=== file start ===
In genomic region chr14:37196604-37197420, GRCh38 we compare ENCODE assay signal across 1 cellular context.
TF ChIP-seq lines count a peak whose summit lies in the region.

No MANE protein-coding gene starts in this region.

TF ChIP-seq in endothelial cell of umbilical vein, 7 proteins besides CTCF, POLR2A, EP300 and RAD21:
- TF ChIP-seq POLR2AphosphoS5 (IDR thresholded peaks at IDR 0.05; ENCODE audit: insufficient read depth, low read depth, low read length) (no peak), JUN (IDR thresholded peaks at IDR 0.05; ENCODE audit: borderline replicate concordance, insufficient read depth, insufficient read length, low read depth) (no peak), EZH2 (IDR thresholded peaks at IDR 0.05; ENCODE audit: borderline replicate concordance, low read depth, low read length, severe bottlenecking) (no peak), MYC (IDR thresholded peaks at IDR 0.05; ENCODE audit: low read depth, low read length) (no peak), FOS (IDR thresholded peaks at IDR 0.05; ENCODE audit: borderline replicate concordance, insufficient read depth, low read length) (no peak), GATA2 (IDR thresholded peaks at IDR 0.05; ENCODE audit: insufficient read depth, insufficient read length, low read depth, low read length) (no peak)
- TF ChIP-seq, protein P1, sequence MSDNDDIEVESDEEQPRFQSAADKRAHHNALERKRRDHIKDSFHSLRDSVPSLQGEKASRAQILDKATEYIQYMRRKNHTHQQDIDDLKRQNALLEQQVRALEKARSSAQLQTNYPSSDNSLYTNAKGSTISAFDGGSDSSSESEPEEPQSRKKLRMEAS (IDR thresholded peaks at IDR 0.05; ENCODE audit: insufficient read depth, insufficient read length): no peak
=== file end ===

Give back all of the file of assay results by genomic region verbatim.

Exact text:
In genomic region chr14:37196604-37197420, GRCh38 we compare ENCODE assay signal across 1 cellular context.
TF ChIP-seq lines count a peak whose summit lies in the region.

No MANE protein-coding gene starts in this region.

TF ChIP-seq in endothelial cell of umbilical vein, 7 proteins besides CTCF, POLR2A, EP300 and RAD21:
- TF ChIP-seq POLR2AphosphoS5 (IDR thresholded peaks at IDR 0.05; ENCODE audit: insufficient read depth, low read depth, low read length) (no peak), JUN (IDR thresholded peaks at IDR 0.05; ENCODE audit: borderline replicate concordance, insufficient read depth, insufficient read length, low read depth) (no peak), EZH2 (IDR thresholded peaks at IDR 0.05; ENCODE audit: borderline replicate concordance, low read depth, low read length, severe bottlenecking) (no peak), MYC (IDR thresholded peaks at IDR 0.05; ENCODE audit: low read depth, low read length) (no peak), FOS (IDR thresholded peaks at IDR 0.05; ENCODE audit: borderline replicate concordance, insufficient read depth, low read length) (no peak), GATA2 (IDR thresholded peaks at IDR 0.05; ENCODE audit: insufficient read depth, insufficient read length, low read depth, low read length) (no peak)
- TF ChIP-seq, protein P1, sequence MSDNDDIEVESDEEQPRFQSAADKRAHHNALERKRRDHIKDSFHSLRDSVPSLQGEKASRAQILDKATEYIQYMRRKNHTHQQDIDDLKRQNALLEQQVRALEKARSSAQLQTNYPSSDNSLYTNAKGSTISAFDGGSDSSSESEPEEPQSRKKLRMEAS (IDR thresholded peaks at IDR 0.05; ENCODE audit: insufficient read depth, insufficient read length): no peak